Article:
Credit: Marie Hinson/Courtesy of Sundance Institute
by Alex Fields Featured Film

Desire Lines — Jules Rosskam [Sundance ’24 Review]

January 25, 2024

Desire Lines is a hybrid film that understands the themes it wants to address, but struggles to find the formal means. Part conventional talking heads documentary, part experimental dramatization, it’s a record of gay, transmasculine experience. As solo interview subjects and in roleplaying pairs, subjects discuss the specificities of this experience, from transphobia among cis gay men and difficulties in hooking up to the lack of awareness around HIV in trans men and the gender euphoria to be found in intimacy and kink. Several also discuss the intersection of racial identity with queerness and the normative whiteness of gay male spaces.

These interviews offer a good introduction to the film’s thematic throughline, though probably nothing here will feel especially new to anyone who’s spent time in trans spaces, even just online. But the film isn’t trying to be an essay. It argues for the importance of archiving the history and experiences of trans people, and indicts the invisibility of gay transmascs in the historical record. Many doctors and gender clinics — not to mention writers — didn’t even consider this as a possible identity as late as the ’80s and ’90s, regardless of the many individuals actively living it at the time. In that sense, any film that documents these lives is a welcome corrective. In particular, the variety of materials here provide some useful context for the changes to terminology over time, and several of the most interesting moments arise from how individuals relate to the available language, given self-conception that is obviously more complex than the language can capture.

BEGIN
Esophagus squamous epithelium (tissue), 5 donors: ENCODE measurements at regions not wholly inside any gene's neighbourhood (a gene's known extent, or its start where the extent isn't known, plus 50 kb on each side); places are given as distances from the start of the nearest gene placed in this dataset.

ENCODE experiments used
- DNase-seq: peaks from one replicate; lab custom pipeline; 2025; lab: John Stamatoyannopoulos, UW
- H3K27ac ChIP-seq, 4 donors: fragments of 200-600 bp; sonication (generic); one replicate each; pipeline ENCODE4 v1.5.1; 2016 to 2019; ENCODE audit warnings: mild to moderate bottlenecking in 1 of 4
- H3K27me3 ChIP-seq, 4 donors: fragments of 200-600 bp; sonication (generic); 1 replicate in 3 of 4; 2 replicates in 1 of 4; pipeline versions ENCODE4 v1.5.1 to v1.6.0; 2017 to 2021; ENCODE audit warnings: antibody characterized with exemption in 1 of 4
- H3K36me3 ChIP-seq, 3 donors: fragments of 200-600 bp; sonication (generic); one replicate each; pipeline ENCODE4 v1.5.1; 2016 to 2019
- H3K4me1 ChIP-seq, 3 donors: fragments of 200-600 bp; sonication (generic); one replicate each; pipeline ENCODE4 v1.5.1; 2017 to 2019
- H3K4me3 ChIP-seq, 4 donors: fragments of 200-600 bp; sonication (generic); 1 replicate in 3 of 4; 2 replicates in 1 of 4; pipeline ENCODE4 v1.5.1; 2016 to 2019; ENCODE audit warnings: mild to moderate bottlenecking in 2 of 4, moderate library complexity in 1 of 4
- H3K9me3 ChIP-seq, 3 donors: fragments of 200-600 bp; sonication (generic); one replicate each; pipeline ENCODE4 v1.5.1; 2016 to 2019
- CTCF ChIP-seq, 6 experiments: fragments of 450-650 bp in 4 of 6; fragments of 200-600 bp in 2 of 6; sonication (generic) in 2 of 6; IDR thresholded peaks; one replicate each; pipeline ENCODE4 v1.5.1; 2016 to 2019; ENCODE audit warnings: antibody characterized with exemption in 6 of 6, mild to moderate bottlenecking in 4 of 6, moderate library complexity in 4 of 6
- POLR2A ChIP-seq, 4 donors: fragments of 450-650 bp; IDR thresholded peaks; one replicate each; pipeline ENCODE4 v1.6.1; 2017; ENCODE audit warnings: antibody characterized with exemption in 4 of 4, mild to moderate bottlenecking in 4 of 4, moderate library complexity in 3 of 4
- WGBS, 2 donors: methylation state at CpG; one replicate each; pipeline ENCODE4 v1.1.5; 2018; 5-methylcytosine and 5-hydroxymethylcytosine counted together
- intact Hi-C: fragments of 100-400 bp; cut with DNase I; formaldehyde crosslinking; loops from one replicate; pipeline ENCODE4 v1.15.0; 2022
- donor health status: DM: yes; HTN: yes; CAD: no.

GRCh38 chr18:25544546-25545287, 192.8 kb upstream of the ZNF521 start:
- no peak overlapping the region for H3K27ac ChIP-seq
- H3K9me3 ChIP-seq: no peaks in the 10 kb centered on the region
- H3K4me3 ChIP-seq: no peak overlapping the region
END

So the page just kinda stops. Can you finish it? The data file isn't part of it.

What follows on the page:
Where Desire Lines struggles is in its effort to develop the idea of the archive into a formal device that structures the film itself. The second major throughline is a dramatized visit of an Iranian-American trans man to a queer archive, where he meets and connects with a young archivist who works there. There’s chemistry between the two that makes some of these scenes work, but almost nothing else this thread does. It’s not clear what this man is trying to research in the first place, or what ties his findings together beyond their relevance to the film’s larger themes. In several “time-traveling” sequences, his journey through the archive becomes a literal trip into the past, and the physical space of the archive becomes a bath house, a relatively safe space for cruising. 

These scenes are partly a means of incorporating archival documentary elements, partly an excuse to introduce narrative sequences that approach the film’s themes from another angle. Both strategies feel convoluted relative to conventional documentary or narrative film, and spend too much time working through fewer ideas. A more radical work, one more committed to its formal experimentation, might have found productive use for the idea of a time-traveling archive, and a way to integrate the various archival and interview elements into one clear structure. 

As it is, the film bounces back and forth between its strategies without ever quite figuring out how to integrate them in productive conversation. One thread that it tries to use for this purpose is the case of Lou Sullivan, one of the first publicly gay trans men, who recorded a series of interviews between 1988-1990 after he was diagnosed with AIDS (he died in 1991). The archivist and visitor watch some of these interviews together, and letters between Lou and his transmasculine correspondents are interspersed throughout the interview segments. The intention, clearly, is to connect the experiences of trans people across generations, and to highlight how the ways we talk about their experiences have perhaps changed more than the actual experiences. This point, at least, is quite well taken, even if the film stumbles in its formal choices.